Public generation is increasingly being demoted to servicing private interests in Ontario. In April 2004, minister Dwight Duncan delivered a speech, to the Empire Club, titled “Choosing what Works for A Change.” In hindsight, the obvious question should have been, “Works for who?”
“... we will be introducing legislation for sweeping institutional reform that would see a combination of a fully regulated and a competitive electricity sector. There would be a split between regulated prices for electricity coming from major nuclear and baseload hydro generation assets, and a healthy, competitive market for all other generation. This combination of pricing mechanisms would result in a blended cost for consumers.
Ontario Power Generation's nuclear and baseload hydroelectric assets would be regulated by the Ontario Energy Board, who would set regulated prices, while the wholesale price for other electricity generated in the province would be set by the market, which would continue to operate as it does now.
Fixed prices for a large part of the energy consumed in the province would keep the overall blended price for electricity relatively stable.”
The 'relatively stable' electricity price noted has since shown Ontario Power Generation (OPG) prices being held down in order for the public generator to fund private schemes. The overall rate shown in these graphs I've referred to here as the Independent Electricity System Operator (IESO) Commodity Charge (I've called it the wholesale rate elsewhere on this blog). I've done so as that is how it is shown in IESO monthly reports, but also because the term 'commodity' has a specific meaning in economics. OPG is the majority of production, so the actual difference between what OPG receives and what other market recipients receive is far greater than shown in this graph.
The monthly IESO reports show the two components of the commodity charge, which are the Hourly Ontario Energy Price (HOEP), and the Global Adjustment (GA). The GA is a mechanism to recover the full cost paid to generators – increasingly we have inched towards all generation being contracted (or regulated in OPG's case), so the GA reflects the difference in the value of contracts and the market value (distorted by those contracts, but somewhat functional), Revisiting 2004's intentions, it is notable how the two components have shifted since the GA was introduced. The market price does come close to following the demand movements – as demand drops so does price. But 2008 was the last year the HOEP, or market price, had real meaning in determining the value of production. Since 2008, and never so significantly as in 2011, there is no value to the production of electricity without an existing contract for purchase of the production, outside the uncertainty of market fluctuations. The value is in the contract - not in any competence in efficiently generating electricity that can service demand for electricity.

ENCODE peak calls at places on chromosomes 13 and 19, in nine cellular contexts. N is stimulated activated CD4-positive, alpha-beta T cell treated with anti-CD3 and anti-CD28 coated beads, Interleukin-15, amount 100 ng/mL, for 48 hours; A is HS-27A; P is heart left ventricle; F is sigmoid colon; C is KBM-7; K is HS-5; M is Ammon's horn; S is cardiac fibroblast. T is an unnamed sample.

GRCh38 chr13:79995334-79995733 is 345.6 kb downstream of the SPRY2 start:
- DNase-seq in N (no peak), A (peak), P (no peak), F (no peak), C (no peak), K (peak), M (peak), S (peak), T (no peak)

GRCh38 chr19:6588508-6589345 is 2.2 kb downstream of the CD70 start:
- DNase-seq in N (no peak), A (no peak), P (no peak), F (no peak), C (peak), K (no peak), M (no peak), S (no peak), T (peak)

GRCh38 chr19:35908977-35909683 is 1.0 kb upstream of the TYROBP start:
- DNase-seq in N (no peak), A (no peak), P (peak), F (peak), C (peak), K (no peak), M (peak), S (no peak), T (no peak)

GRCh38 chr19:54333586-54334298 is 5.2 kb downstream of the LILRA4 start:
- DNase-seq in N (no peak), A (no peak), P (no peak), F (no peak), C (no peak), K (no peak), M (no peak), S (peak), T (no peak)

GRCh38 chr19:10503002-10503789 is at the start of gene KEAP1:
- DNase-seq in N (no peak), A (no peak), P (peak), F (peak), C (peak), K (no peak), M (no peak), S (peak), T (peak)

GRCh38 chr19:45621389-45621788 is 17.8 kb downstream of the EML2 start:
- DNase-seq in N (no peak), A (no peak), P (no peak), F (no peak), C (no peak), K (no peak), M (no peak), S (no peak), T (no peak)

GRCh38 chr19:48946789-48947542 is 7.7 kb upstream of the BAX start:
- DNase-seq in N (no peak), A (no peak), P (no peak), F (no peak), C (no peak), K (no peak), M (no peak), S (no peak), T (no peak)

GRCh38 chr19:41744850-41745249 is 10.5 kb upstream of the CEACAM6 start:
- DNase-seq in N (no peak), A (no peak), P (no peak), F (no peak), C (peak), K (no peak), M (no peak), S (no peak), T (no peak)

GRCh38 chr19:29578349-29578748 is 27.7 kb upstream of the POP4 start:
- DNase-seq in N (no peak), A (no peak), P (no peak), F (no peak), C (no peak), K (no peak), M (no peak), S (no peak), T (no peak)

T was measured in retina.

This answers the question as to who this 'market' is supposed to work for – whoever the government chooses it should!
The money to pay the global adjustment (GA) does comes, disproportionately, by selling the production of OPG at higher and higher rates while keeping the payments to OPG steady. OPG's production does include coal (thermal), which has been greatly curtailed. Combining the production of OPG, and their pricing, we see that despite declining total output there is an enormous, and growing gap, between what the 'system' pays OPG for their production, and what we pay the system for that same production (in the graph this is the “profit on OPG production”).
The 2011 figures charted here are for only the first half of the year, which means OPG is on target to get over $2 billion less for their production this year than we are to pay for it. Since 2005 began, OPG has now received over $8.5 billion less for their output than Ontario consumers have paid.
This is not a commodity market.
If we were to add that $8.5 billion onto a similar amount collected, since 2002, by the debt retirement charge, we'd have a very large chunk on an alleged $21 billion shortfall at the old public Ontario Hydro entity. If we realized, beyond that, that the revenues from Hydro One, the distribution, and transmission, remnant of Hydro One, have also been rising, there is no need to take the initial claim of a 'stranded' debt seriously. That is not to say everything could have continued without any changes – but it is to say the debt is now shown to have been manageable.
Now we are being charged a lot more, but not to pay down debt. Reportedly, these increased charges are to grow the 'green' energy sector. 2011 will not see a notable change in provincial demand for electricity, but it will see huge growth in intermittent supply. Wind power is most notable now; with capacity factors slightly over 13% in July, and slightly under that over the first 24 days of August, the inappropriateness of this source, in Ontario, is clear.
Nevertheless, 4 more wind 'farms' have appeared in IESO hourly reporting in recent weeks. Like narcotics, they grow to feed the demands of inebriated minds throughout the land.
This Liberal grow-up is being funded by squandering our Ontario Hydro inheritance.